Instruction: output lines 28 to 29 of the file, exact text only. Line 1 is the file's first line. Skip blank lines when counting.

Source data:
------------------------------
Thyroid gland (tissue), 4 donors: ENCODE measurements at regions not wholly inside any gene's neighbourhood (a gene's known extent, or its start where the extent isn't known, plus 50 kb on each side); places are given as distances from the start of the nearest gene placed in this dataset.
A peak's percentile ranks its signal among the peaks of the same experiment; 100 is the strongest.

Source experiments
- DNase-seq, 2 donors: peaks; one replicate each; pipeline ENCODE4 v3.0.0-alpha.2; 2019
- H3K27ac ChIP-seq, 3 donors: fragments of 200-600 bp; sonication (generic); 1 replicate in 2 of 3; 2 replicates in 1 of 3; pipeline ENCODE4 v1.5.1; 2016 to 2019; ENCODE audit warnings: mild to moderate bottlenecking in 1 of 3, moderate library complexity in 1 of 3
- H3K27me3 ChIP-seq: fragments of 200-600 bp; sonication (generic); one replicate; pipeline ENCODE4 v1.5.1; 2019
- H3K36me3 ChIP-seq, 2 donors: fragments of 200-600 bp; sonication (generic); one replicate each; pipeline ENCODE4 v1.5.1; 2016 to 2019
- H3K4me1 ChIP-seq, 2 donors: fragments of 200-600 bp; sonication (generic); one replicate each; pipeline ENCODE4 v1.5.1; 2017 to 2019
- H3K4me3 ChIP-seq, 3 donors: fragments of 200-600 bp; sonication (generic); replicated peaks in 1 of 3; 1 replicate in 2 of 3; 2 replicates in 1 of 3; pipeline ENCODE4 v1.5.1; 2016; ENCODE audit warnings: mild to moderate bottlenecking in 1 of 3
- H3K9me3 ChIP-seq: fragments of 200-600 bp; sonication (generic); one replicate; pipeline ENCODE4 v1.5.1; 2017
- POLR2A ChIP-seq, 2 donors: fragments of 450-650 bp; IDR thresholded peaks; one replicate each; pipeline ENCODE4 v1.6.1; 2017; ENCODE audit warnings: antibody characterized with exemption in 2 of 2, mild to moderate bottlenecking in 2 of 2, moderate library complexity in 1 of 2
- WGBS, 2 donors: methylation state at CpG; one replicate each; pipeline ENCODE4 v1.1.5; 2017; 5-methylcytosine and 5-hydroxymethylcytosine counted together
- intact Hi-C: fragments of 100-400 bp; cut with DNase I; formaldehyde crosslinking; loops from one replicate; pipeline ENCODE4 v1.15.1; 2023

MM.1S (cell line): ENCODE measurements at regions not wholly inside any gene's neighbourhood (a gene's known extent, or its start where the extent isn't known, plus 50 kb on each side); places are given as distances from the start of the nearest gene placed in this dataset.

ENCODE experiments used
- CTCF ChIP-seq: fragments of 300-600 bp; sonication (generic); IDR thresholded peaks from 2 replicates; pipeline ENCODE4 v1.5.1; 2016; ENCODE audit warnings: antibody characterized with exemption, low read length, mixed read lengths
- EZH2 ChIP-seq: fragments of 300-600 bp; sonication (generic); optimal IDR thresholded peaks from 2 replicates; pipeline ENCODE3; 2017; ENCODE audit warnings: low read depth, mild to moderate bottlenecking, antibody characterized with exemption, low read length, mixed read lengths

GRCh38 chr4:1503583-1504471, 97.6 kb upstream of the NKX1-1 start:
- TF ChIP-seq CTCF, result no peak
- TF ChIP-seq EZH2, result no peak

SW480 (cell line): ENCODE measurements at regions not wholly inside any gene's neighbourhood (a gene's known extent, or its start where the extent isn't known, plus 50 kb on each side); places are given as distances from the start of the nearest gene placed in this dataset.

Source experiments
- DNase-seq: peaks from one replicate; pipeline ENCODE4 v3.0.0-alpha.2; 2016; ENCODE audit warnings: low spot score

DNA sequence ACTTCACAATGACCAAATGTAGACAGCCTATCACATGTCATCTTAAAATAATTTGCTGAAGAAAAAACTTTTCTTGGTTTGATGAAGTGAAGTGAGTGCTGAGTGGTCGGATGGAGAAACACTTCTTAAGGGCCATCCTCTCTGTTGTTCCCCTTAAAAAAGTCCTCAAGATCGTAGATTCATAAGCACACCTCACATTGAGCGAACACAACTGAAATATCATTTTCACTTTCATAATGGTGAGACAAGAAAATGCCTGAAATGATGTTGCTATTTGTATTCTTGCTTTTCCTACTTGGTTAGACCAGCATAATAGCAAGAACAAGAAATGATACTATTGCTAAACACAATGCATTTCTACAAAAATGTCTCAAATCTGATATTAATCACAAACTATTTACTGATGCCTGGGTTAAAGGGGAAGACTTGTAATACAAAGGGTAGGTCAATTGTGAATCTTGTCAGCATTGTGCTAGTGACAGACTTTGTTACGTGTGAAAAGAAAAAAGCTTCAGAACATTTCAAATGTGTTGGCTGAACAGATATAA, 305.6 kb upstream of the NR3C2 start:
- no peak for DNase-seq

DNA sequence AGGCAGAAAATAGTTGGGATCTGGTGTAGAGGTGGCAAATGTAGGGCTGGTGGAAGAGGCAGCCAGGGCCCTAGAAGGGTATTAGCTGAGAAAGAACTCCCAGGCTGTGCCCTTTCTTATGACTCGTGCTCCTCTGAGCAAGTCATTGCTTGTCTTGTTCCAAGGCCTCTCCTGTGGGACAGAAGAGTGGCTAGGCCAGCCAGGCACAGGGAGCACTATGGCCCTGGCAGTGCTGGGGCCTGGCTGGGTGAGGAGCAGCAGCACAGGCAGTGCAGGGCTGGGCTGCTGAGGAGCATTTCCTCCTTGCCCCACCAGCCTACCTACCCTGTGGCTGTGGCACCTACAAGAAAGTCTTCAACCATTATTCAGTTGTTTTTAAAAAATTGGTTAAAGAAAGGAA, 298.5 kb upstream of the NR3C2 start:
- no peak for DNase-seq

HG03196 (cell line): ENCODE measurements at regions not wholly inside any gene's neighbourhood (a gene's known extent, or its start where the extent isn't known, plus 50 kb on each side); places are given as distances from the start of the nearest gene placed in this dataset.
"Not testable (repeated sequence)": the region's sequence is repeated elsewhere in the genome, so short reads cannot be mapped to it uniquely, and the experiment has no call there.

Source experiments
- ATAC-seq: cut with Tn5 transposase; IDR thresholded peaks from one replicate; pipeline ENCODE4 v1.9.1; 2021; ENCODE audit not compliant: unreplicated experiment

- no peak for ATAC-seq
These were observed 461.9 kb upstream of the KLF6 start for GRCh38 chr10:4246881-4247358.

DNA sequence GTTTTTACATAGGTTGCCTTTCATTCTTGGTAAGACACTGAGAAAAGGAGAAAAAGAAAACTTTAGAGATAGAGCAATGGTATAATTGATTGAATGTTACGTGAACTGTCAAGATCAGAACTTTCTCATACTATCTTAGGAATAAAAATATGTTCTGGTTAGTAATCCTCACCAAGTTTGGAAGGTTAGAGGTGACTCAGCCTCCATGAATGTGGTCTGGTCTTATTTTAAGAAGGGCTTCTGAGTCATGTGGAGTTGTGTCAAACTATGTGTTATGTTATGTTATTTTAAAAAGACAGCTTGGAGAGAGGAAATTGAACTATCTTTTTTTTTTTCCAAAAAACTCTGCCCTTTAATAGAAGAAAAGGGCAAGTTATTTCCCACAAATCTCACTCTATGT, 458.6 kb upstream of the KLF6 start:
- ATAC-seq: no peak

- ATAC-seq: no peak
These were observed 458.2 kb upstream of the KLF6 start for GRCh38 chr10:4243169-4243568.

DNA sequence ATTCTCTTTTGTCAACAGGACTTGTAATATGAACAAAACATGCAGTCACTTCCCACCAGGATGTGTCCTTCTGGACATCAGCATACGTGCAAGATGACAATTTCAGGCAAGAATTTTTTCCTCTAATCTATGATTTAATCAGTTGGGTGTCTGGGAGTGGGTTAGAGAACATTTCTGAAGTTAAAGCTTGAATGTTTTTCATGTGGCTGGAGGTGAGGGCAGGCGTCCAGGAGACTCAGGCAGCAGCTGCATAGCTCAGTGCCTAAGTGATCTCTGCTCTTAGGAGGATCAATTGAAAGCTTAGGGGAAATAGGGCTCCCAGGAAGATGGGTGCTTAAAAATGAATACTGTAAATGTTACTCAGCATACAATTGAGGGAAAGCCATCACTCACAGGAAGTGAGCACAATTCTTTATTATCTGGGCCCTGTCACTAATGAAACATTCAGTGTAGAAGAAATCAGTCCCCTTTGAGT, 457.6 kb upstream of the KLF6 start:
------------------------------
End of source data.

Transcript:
HG03196 (cell line): ENCODE measurements at regions not wholly inside any gene's neighbourhood (a gene's known extent, or its start where the extent isn't known, plus 50 kb on each side); places are given as distances from the start of the nearest gene placed in this dataset.
"Not testable (repeated sequence)": the region's sequence is repeated elsewhere in the genome, so short reads cannot be mapped to it uniquely, and the experiment has no call there.